11 Apr Hispanic Food 101: A Glossary of Terms for Your Favorite Hispanic Food Dishes
From Mexico to Central America, from the Caribbean to Northern and Southern South America—a basic common language unites these cultures, but the diversity within their customs, ethnicity, regional lingo– and their food– is quite broad.
For many not familiar with the diversity of the Hispanic culture, it might not be as easy to detect the differences in cuisine from one region to another. Given that about 63% of Hispanics in this country are of Mexican descent, many people assume that Hispanic cuisine equals Mexican cuisine, but that is far from the truth.
Read on to learn more about some Spanish terms we use for our products and in our recipes.
Spanish word for “plantain”. Commonly referred to as “cooking banana” or plátano in Spanish, plantain can easily be mistaken for a banana but are larger than a banana and must be cooked before eaten. Plantains are a good source of Potassium and Vitamin A.
Spanish word for “ripened”, maduros also refers to a Hispanic side dish made up of sweet ripe plantains that are typically sliced on a bias and fried.
From the Spanish verb tostar which means “to toast”, tostones are green plantains that are peeled and sliced length-wise and then twice-fried. (See also: patacon)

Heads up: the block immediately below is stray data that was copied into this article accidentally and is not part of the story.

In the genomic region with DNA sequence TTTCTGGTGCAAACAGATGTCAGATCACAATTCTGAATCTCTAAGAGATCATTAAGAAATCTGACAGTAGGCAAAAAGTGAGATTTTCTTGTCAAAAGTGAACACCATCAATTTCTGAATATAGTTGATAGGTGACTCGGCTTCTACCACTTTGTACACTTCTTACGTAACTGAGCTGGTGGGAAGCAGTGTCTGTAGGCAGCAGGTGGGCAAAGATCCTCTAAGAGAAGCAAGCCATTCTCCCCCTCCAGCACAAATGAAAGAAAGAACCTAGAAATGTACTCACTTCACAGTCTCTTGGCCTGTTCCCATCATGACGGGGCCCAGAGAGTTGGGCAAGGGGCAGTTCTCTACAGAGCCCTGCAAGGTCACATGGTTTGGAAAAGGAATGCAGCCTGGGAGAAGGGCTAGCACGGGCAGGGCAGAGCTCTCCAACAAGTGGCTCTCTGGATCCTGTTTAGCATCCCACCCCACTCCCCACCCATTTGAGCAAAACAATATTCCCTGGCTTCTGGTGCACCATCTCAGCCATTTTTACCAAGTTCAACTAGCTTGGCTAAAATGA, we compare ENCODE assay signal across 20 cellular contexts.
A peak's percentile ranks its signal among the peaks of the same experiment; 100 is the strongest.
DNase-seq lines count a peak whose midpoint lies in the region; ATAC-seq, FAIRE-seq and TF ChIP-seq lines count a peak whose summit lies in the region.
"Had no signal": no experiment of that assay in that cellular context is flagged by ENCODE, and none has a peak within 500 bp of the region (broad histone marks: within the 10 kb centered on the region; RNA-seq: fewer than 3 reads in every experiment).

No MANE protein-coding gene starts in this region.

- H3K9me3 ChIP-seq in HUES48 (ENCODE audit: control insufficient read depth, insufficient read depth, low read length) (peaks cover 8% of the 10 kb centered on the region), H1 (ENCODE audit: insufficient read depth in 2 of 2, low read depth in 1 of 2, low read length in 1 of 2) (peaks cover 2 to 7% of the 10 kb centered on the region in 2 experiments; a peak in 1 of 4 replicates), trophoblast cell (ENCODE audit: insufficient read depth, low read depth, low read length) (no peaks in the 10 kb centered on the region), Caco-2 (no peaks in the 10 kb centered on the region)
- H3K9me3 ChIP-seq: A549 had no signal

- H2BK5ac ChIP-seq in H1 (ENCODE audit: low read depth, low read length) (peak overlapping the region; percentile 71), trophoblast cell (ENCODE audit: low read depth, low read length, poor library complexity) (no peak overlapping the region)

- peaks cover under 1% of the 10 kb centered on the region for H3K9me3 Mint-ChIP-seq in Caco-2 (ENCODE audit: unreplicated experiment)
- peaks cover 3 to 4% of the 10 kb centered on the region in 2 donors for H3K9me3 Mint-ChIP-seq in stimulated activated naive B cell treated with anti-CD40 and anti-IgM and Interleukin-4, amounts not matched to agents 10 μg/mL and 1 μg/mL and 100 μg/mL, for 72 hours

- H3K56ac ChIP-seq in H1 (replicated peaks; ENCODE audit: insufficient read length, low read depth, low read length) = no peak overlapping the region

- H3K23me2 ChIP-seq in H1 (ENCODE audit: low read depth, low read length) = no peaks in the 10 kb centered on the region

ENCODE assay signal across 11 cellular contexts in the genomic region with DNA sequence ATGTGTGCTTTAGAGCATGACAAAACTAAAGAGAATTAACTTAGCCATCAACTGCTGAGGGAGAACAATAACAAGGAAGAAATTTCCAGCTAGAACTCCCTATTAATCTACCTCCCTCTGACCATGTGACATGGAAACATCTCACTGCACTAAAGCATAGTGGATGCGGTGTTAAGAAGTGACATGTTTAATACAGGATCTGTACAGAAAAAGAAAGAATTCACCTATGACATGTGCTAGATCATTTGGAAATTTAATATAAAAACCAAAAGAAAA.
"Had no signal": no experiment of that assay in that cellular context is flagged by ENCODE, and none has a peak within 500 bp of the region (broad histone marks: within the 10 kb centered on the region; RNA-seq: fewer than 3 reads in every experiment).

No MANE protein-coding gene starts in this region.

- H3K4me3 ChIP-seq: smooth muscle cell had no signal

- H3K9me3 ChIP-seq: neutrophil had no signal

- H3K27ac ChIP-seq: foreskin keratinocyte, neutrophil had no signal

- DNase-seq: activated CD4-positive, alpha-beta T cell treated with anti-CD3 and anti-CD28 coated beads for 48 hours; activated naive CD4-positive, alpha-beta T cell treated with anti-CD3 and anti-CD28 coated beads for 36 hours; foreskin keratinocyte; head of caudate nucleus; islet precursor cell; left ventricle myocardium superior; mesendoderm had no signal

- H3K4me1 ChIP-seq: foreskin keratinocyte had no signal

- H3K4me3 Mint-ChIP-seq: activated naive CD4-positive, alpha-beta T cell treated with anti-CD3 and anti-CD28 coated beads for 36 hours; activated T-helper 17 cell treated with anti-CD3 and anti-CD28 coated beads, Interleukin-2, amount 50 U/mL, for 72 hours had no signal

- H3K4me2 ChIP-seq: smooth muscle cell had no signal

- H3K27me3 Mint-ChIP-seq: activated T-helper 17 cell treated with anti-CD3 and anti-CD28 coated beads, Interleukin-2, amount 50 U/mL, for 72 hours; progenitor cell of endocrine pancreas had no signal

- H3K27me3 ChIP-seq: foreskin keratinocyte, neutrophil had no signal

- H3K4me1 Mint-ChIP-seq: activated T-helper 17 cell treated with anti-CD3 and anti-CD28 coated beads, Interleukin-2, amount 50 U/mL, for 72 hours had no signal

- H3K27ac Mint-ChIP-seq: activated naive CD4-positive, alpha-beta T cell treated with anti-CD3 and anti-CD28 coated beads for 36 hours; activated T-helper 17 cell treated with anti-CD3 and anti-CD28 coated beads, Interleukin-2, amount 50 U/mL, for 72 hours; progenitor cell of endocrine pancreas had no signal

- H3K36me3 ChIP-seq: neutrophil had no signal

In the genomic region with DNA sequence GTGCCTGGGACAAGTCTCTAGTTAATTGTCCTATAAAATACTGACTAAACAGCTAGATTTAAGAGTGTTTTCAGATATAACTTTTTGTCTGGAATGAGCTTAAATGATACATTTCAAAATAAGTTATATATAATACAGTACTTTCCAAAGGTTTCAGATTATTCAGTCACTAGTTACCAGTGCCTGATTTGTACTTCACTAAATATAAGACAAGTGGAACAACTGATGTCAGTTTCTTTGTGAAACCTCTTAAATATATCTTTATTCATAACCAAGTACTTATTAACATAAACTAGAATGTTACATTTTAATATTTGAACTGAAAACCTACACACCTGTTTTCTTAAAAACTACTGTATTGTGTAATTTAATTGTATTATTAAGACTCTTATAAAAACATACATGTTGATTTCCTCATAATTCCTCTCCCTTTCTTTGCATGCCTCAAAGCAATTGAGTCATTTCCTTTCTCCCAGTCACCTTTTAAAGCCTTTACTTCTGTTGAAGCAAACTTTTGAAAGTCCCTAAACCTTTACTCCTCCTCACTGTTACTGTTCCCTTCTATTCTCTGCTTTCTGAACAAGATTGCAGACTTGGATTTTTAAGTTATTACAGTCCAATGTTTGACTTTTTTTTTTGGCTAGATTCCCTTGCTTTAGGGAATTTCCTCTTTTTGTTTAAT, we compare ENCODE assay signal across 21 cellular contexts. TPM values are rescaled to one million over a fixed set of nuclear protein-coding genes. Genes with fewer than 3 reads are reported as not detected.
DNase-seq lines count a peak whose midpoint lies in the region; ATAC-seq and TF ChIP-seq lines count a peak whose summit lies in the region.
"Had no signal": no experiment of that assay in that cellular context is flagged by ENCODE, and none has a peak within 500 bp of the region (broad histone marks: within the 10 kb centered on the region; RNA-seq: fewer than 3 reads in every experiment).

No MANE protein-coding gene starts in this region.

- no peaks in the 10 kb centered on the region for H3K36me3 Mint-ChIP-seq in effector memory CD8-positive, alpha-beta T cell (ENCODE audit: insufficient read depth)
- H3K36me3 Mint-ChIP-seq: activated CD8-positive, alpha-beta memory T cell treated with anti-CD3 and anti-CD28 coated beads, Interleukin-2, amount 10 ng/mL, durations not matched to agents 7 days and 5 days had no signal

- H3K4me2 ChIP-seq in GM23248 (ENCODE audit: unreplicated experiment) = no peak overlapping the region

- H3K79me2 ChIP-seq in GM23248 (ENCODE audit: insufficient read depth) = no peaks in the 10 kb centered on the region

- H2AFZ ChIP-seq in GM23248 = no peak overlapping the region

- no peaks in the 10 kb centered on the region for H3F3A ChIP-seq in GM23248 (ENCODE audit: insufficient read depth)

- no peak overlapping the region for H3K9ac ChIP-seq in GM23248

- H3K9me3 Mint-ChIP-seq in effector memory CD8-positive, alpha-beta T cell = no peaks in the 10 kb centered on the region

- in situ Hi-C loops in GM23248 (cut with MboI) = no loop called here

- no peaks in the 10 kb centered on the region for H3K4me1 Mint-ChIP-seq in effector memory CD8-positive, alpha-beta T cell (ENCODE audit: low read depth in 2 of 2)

Refers to Spanish coins used between the 16th and 18th century, tostones are also called patacones in certain Latin American countries. (See also: tostones)
Mofongo is a traditional Puerto Rican dish made with green plantains which are then fried, mashed, and seasoned in a wooden pilón. Variations of mofongo can be found all across the Caribbean, often going by different names such as Fufu or Mangu.
Malanga, also known as yautía or cocoyam, is a starchy root vegetable. Malanga has a rough, hairy outer skin, with a crisp, white or pink flesh. Once prepared, Malanga’s earthy flavor can be likened to that of a nut. The taste is unlike most tubers or roots, but its texture is similar to that of a yuca, which makes Malanga versatile enough to be prepared using a variety of cooking methods.
Boniato, botanically classified as Ipomoea batatas, is a root vegetable in the same family as sweet potatoes. Boniato goes by many names, such as batata, camote, kamura, white sweet potato and even the Cuban Sweet Potato. While boniatos lack the bright orange flesh of a sweet potato and aren’t as sweet, they’re just as versatile in that they can be mashed, fried, baked, steamed or roasted.
Yuca/ Yucca/ Cassava
Yuca, commonly known as cassava or manioc (not to be confused with yucca), is one of the world’s most versatile vegetables. Use it fried, boiled, or mashed, yuca is a nutty-flavored starch tuber native to South America that is also found in Asia and parts of Africa. Together with other tropical root vegetables like yam, taro, and most notably the potato, it is an indispensable part of the carbohydrate diet for many.
Pao de Queijo/Pan de Queso
Pao de Queijo, or Yuca Cheese Bites, is Portuguese for the warm appetizer also known as “pan de queso” in Colombia.
Whatever name you choose to call your favorite tropical treats, you can be sure to count on MIC Food® for all things plantains, yuca, and more! Ask Our Chef how you can incorporate tropical products into your menu today!
Hungry for more? Check out our recipes page for more inspiration!